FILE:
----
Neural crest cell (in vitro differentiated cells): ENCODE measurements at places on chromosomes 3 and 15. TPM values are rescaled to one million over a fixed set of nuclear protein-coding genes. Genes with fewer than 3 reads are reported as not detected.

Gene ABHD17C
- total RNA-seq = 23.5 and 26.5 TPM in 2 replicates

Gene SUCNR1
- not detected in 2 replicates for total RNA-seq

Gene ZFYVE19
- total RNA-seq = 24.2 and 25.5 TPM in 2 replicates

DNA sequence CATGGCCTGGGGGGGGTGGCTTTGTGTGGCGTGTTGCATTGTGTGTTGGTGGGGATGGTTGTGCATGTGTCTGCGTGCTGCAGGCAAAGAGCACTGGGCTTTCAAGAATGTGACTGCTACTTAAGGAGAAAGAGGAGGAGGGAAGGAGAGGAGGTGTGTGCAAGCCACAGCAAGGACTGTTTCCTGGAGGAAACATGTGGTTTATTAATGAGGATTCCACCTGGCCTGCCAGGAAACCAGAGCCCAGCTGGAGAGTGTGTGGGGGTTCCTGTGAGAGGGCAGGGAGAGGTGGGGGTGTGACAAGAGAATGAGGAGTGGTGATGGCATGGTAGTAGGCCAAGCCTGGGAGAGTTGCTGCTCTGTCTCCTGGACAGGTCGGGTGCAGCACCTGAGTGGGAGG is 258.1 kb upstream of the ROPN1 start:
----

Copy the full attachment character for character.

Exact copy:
Neural crest cell (in vitro differentiated cells): ENCODE measurements at places on chromosomes 3 and 15. TPM values are rescaled to one million over a fixed set of nuclear protein-coding genes. Genes with fewer than 3 reads are reported as not detected.

Gene ABHD17C
- total RNA-seq = 23.5 and 26.5 TPM in 2 replicates

Gene SUCNR1
- not detected in 2 replicates for total RNA-seq

Gene ZFYVE19
- total RNA-seq = 24.2 and 25.5 TPM in 2 replicates

DNA sequence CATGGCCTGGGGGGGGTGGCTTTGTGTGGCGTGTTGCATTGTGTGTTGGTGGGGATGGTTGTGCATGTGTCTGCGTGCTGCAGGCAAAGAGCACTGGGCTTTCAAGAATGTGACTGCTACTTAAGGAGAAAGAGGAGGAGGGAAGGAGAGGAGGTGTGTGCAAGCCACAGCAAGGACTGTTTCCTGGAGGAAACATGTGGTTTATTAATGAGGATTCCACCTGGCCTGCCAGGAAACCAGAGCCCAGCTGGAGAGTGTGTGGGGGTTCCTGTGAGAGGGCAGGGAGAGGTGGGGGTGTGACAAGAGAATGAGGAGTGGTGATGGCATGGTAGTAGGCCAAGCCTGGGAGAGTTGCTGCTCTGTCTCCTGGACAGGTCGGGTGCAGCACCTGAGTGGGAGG is 258.1 kb upstream of the ROPN1 start: